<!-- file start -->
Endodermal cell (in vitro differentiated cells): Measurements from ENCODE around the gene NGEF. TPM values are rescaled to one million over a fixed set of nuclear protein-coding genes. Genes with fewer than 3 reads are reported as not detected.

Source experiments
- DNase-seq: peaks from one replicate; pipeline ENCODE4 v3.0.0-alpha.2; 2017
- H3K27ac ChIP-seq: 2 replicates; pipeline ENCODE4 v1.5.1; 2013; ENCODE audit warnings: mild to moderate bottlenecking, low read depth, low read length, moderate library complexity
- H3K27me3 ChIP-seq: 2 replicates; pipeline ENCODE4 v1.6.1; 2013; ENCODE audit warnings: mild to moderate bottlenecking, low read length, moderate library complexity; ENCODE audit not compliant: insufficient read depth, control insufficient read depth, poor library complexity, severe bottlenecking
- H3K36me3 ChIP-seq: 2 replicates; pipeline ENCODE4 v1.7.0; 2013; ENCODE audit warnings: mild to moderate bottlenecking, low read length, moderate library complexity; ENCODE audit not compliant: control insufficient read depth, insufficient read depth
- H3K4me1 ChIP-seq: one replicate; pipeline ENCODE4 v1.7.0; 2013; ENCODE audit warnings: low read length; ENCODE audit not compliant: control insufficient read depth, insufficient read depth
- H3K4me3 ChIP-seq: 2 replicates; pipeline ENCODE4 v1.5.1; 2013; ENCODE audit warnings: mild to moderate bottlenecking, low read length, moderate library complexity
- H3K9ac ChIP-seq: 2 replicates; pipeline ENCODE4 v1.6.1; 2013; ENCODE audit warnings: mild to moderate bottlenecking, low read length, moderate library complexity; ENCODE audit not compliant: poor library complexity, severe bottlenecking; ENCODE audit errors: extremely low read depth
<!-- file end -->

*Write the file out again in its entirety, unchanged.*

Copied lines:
Endodermal cell (in vitro differentiated cells): Measurements from ENCODE around the gene NGEF. TPM values are rescaled to one million over a fixed set of nuclear protein-coding genes. Genes with fewer than 3 reads are reported as not detected.

Source experiments
- DNase-seq: peaks from one replicate; pipeline ENCODE4 v3.0.0-alpha.2; 2017
- H3K27ac ChIP-seq: 2 replicates; pipeline ENCODE4 v1.5.1; 2013; ENCODE audit warnings: mild to moderate bottlenecking, low read depth, low read length, moderate library complexity
- H3K27me3 ChIP-seq: 2 replicates; pipeline ENCODE4 v1.6.1; 2013; ENCODE audit warnings: mild to moderate bottlenecking, low read length, moderate library complexity; ENCODE audit not compliant: insufficient read depth, control insufficient read depth, poor library complexity, severe bottlenecking
- H3K36me3 ChIP-seq: 2 replicates; pipeline ENCODE4 v1.7.0; 2013; ENCODE audit warnings: mild to moderate bottlenecking, low read length, moderate library complexity; ENCODE audit not compliant: control insufficient read depth, insufficient read depth
- H3K4me1 ChIP-seq: one replicate; pipeline ENCODE4 v1.7.0; 2013; ENCODE audit warnings: low read length; ENCODE audit not compliant: control insufficient read depth, insufficient read depth
- H3K4me3 ChIP-seq: 2 replicates; pipeline ENCODE4 v1.5.1; 2013; ENCODE audit warnings: mild to moderate bottlenecking, low read length, moderate library complexity
- H3K9ac ChIP-seq: 2 replicates; pipeline ENCODE4 v1.6.1; 2013; ENCODE audit warnings: mild to moderate bottlenecking, low read length, moderate library complexity; ENCODE audit not compliant: poor library complexity, severe bottlenecking; ENCODE audit errors: extremely low read depth